The politics of land rights in post-colonial Lenapehoking must follow a wholesale reimagining of both cultural context and prevailing narratives. I relocated to Philadelphia, like WEB Dubois before me, to gain a deeper understanding of the cultural context within which contemporary Americans remained subject to the same quality of life concerns that Dr. DuBois spelled out in his seminal work The Philadelphia Negro (1899). One of the conclusions brought to the forefront by DuBois’ study was the need for a shift in the perception of how Americans are seen, and valued, by European groups living in America.
As the resident caretaker for the nation’s only Black Writers Museum for three years, located in the heart of Philadelphia’s 59th Ward, I had the opportunity to engage with neighbors in a manner that brought me into a deeper understanding of a neighborhood (Germantown) whose public facing persona was that of being Freedoms Backyard. This settler colonial narrative is a function of local non-profit organizations whose boards continue to be led by European families that have controlled land rights and commerce in the entire region since the rise of the Swedish Empire (c. 1611). This ‘control’ is made possible by predatory lending (or usury), speculative land development, organizational abuse of their non-profit status’ and historically biased zoning practices that target under-resourced, majority non-European, communities like Historic Germantown. The result of ongoing exploitation is a culture of resource-based fear, stress and trauma, that is traditionally followed up with sensationalized reporting.
If Philadelphians are to escape European narratives they must write our own stories.
On February 1, 2017, after fifteen years of study and practice in Brooklyn, Buffalo (NY) and Southwest Philadelphia, I was asked to lead management of the second largest commercial district in the region as its executive director. Centered at Germantown and Chelten Avenues, this opportunity allowed me to utilize the neighborhood’s history as an economic development tool; bringing more diverse narratives (and people) to the table in the community planning process. In the first season I would learn that so many relationships needed to be repaired as political as well as economic benign neglect had left deep deep trauma and economic stress in so many corners of an otherwise culturally astute community.
In 18-months time we were able to see cleaner streets, community engagement in the City of Philadelphia’s 2035 planning process, educational programming for local school youth, the engagement of area veterans in an Avenue Ambassador pilot program, movie nights, festivals and much more. As I made moves to establish the business district as a RCO (registered community organization), to ensure that development along the historic Germantown Avenue commercial corridor included a community engagement process that would preserve cultural landscapes, the largest landowners in the area and their zoning attorneys began to organize.
It seems that I had activated some sort of red flag that I didn’t know existed because it was at this point that the Zoning Czars swooped in and killed the entire restorative process, resorting then to the standard sensationalized reporting for personal economic and political gain.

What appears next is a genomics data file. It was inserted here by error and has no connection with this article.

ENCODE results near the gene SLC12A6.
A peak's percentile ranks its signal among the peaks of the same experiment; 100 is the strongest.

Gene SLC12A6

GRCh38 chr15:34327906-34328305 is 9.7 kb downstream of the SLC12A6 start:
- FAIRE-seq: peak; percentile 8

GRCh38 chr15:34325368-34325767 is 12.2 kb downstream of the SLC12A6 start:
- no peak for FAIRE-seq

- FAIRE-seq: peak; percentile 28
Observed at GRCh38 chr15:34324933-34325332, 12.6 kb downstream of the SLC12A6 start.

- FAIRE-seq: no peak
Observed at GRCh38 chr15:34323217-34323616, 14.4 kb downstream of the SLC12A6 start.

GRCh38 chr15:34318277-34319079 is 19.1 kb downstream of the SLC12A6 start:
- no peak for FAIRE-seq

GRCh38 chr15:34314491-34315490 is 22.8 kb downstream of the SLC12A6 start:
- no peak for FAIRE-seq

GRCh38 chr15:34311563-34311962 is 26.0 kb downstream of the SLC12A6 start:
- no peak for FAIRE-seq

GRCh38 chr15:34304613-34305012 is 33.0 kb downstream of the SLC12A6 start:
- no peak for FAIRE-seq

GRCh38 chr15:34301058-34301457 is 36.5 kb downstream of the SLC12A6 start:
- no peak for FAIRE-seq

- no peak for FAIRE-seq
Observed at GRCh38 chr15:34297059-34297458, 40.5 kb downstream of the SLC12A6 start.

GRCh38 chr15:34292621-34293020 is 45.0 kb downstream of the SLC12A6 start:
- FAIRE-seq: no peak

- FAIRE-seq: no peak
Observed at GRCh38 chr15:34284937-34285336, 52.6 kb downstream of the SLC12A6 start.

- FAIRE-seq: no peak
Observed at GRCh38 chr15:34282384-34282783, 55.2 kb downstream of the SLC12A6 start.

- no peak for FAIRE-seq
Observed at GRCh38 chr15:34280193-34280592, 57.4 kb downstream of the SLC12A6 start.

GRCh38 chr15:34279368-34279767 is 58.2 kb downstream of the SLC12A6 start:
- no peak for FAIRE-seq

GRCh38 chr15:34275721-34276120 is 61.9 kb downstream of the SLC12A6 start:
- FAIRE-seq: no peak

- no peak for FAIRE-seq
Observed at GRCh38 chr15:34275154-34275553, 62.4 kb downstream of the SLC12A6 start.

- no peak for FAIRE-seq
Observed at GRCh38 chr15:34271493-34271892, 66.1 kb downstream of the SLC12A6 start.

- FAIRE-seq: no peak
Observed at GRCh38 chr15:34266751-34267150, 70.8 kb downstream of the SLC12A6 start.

This cohort of developers (and their zoning attorneys) are uniquely positioned to control land rights policy, land development, commerce and any attempts by the community to organize itself around homemade solutions that prioritize local desires, and intrinsic value, over foreign power and profit. Upon resigning from the role of executive director on August 10, 2018 I was able to study the pace and impact of the Zoning Czar’s successful campaign to erase years of intentional relationship building; instituting broad-based coercive control tactics that continue to capitalize on the long-standing insecurities and fears of the community.
Today, as I reflect and offer some suggestive ideas that center community voices in the zoning process, those same developers and their zoning attorneys are readying their budgets for the 2023 city council and mayoral races. Through economic influence over political campaigns we become subject to the same zoning policies that allowed housing development to occur on an island in the Schuylkill River. We, as a city of neighborhoods, cannot afford to continue to prioritize profit over public health, safety and environmental stewardship. The community must not be threatened, silenced and swept aside for the sake of some neo-colonial land grab.
If we deplete greenspace in Historic Germantown AND at the riverside in the East Falls and Manayunk neighborhoods we will see more intense flooding in each of those places in years to come. One suggestion that I recently shared with Councilpeople Clark, Bass and Gauthier, as they represent each of the neighborhoods where I have both lived and worked, is creating space in the municipal budget for non-political RCO’s to have access to a zoning attorney when necessary. With this public defender-esque tool we are able to strengthen the RCO, and subsequently the community engagement, process before the 2023 election cycle.
This concept was also shared with the Crosstown Coalition in hopes that we could see some movement in favor of the majority of Philadelphians left out of the development process. If we achieve some version of this concept it will be another first in the City of Philadelphia and I think it is about time that we tell a post-colonial story about freedom-in-action.